The original Grinch was not green-like everything else in the book, he was black and white with some red and pink splotches.
Actors went to Who-School with a choreographer, learning how to move and be comfortable being a Who.
The photo of The Grinch in the Whoville newspaper has The Grinch in the same pose as an infamous alleged photo taken of the "Yeti" or "Sasquatch."
As of filming, this movie had the largest set at Universal.
Anthony Hopkins recorded all the narration for the movie in one day.
After The Grinch leaves Whoville for the second time, the camera pans up and a statue of an Elephant can be seen, in reference to "Horton Hears a Who."
Top-selling movie ticket of 2000 - 50 million sold.
The sound stage for the Whoville set measured around 30,000 square feet.
Author Dr. Seuss/Theodore Seuss Geisel and (after his death) his widow had been approached previously to authorize a live-action version of the story. After the success of "How the Grinch Stole Christmas" at the Old Globe Theater in San Diego, Mrs. Geisel saw the potential of a live-action interpretation.
Many Cirque du Soleil performers were used for the more acrobatic tricks and stunts in the movie. They can be spotted in the beginning as some of the Whos in the parade.
During shooting, more than 1000 man hours were used to apply the extensive makeup on the actors.
There are 40,000 computer generated trees in the opening shot sequence.
Jeremy Howard shaved off his eyebrows for the duration of production to help cut makeup time in half.
Cinematographer Donald Peterman's final film before his death in 2011. He was unable to shoot any more, due to the injuries he sustained in an accident on the set of Mighty Joe Young (1998). He found it difficult working on this film due to the after-effects of his injuries, and by the end of shooting much of his work had been taken over by his son, second unit cinematographer Keith Peterman.
Approximately 600 visual effects were used in the film totaling 43 minutes of screen time.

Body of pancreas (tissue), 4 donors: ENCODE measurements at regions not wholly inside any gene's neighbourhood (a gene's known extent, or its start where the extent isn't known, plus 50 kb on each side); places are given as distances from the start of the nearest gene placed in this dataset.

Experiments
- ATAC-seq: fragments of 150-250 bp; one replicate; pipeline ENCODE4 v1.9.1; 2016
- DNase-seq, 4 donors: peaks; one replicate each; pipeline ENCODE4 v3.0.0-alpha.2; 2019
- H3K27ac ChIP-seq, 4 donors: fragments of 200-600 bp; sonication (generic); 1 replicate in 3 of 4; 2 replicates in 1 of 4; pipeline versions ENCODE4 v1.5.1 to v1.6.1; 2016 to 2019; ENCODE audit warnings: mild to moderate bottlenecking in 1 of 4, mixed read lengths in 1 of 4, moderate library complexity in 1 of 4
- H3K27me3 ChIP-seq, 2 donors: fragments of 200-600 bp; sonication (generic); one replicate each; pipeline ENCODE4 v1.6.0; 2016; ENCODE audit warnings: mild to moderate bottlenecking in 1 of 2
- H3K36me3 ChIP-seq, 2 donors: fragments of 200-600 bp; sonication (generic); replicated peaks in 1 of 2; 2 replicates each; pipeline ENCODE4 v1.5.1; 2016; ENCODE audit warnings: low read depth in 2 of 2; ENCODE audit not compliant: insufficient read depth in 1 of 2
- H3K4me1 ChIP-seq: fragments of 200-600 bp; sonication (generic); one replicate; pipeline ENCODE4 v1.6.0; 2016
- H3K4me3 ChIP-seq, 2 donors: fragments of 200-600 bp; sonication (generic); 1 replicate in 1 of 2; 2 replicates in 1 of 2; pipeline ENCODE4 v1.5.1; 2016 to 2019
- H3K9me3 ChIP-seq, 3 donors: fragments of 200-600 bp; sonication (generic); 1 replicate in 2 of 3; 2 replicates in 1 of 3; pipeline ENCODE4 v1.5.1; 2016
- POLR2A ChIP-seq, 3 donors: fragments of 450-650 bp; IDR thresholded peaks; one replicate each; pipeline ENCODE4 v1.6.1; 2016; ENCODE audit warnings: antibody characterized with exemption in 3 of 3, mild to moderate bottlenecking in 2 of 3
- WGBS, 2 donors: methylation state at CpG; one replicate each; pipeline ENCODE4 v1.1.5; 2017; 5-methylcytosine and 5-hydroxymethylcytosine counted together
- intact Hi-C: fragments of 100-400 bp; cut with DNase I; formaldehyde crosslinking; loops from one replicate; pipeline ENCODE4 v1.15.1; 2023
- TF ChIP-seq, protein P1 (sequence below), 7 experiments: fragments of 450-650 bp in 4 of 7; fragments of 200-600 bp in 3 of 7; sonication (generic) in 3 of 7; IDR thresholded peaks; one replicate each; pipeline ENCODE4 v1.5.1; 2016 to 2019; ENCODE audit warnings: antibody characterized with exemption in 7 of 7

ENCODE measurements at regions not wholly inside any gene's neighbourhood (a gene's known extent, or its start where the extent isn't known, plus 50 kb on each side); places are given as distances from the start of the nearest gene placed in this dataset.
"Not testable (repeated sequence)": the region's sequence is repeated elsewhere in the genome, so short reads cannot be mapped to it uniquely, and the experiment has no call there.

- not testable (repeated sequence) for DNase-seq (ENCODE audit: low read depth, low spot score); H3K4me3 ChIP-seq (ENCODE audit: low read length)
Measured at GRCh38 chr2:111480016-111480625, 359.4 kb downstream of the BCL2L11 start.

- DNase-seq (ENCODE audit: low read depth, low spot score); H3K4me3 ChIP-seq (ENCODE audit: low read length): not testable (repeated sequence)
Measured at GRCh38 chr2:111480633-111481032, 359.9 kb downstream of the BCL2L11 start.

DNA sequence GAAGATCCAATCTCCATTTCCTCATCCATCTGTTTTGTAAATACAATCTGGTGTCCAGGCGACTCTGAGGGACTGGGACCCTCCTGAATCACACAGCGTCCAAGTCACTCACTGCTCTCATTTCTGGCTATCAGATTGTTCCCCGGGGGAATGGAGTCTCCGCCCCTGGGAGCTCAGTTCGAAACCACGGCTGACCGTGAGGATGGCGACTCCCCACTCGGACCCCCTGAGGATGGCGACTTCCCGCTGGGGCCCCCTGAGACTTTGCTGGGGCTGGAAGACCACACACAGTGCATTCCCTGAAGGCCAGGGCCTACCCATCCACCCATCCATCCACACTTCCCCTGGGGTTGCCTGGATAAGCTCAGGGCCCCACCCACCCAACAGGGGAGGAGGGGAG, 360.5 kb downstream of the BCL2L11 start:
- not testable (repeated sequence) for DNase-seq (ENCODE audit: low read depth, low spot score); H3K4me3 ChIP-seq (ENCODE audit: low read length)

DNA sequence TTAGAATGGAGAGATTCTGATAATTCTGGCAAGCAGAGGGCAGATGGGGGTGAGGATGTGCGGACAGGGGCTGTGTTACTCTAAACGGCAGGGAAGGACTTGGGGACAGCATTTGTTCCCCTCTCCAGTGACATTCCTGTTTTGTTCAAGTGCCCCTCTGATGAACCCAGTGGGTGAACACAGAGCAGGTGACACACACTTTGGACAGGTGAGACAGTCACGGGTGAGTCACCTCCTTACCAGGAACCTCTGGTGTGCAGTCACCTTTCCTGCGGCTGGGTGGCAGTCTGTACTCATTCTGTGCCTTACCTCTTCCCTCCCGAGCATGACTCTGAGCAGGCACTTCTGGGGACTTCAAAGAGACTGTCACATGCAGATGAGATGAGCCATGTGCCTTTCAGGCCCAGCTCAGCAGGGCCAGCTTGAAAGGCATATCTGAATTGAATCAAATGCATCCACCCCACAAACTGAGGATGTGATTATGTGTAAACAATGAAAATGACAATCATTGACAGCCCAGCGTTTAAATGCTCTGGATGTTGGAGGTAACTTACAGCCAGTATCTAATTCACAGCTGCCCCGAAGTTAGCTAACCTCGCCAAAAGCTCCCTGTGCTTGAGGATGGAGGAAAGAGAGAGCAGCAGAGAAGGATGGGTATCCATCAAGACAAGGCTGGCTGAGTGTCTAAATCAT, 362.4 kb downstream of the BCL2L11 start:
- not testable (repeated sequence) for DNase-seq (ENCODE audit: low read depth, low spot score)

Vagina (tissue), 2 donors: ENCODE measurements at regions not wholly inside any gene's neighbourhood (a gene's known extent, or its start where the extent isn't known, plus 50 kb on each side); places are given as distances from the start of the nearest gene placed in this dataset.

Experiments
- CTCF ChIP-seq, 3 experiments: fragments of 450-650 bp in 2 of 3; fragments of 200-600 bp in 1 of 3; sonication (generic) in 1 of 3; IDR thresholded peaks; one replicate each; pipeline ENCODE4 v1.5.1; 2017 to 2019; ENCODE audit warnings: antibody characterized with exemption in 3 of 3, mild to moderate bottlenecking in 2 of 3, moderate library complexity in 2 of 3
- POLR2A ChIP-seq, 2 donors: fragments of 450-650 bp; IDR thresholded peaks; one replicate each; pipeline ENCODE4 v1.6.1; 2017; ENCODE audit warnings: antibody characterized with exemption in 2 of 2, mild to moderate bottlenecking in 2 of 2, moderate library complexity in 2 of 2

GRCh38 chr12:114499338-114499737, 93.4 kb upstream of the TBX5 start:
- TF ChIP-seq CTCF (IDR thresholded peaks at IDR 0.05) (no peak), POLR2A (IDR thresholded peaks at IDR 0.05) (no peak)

In the final scene, Cindy Lou passes Max (the dog) a plate of "Green Eggs & Ham" in reference to Dr. Suess' other book.
Eddie Murphy and Jack Nicholson were considered to play The Grinch.
The costume designer had a bit of fun in designing different Whos, among them will be a Chanelle-Who, and Prada-Who.
When the Grinch drove the little car when he was destroying Christmas, Jim Carrey said that it was really hard to drive it and It took him forever to get the feel of the car.
According to the set designers, Medieval, Moroccan, and Islamic influences were used as architectural references in the books.
For a while, Tim Burton was considering to direct, but could not due to a conflict with another movie.
Martha May Whovier, the rich and beautiful Who-lady, has the last name of "Whovier", which seems to be a play on the name "Bouvier". Jacqueline Bouvier was the symbol of beautiful and rich to many people, having married a Kennedy, become First Lady of the United States, and later married again to become Jackie Onassis.
The inscription on the coins in the store is "E Pluribus Whonum."
Max the dog is supposed to be a boy in the movie but actually Max the dog is a girl dog.
Final film of Josh Ryan Evans.
The Navy cap the Grinch wears when pretending to be a director with Max reads "WSS Whoville WVN-70."
The big monkey is actually the same type of toy in the movie Toy Story 3 (2010)
CASTLE THUNDER: Heard when the rocket-sleigh turns on for the first time.
The casting of Anthony Hopkins as the narrator mirrors the casting of the horror genre great Boris Karloff in the Original animated movie as Hopkins had a career revival in the Hannibal horror franchise.
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Taylor Momsen, who played Cindi Lou Who, became one of the leading rock singer/songwriters of the 2010s, fronting the band The Pretty Reckless.
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The Grinch's dog Max is also the same name from Jim Carrey's movie Liar Liar as his son. His son was named Max like Max the dog in this Movie.

Director Cameo 

Ron Howard:  One of the startled Whos while the Grinch rants in the city square.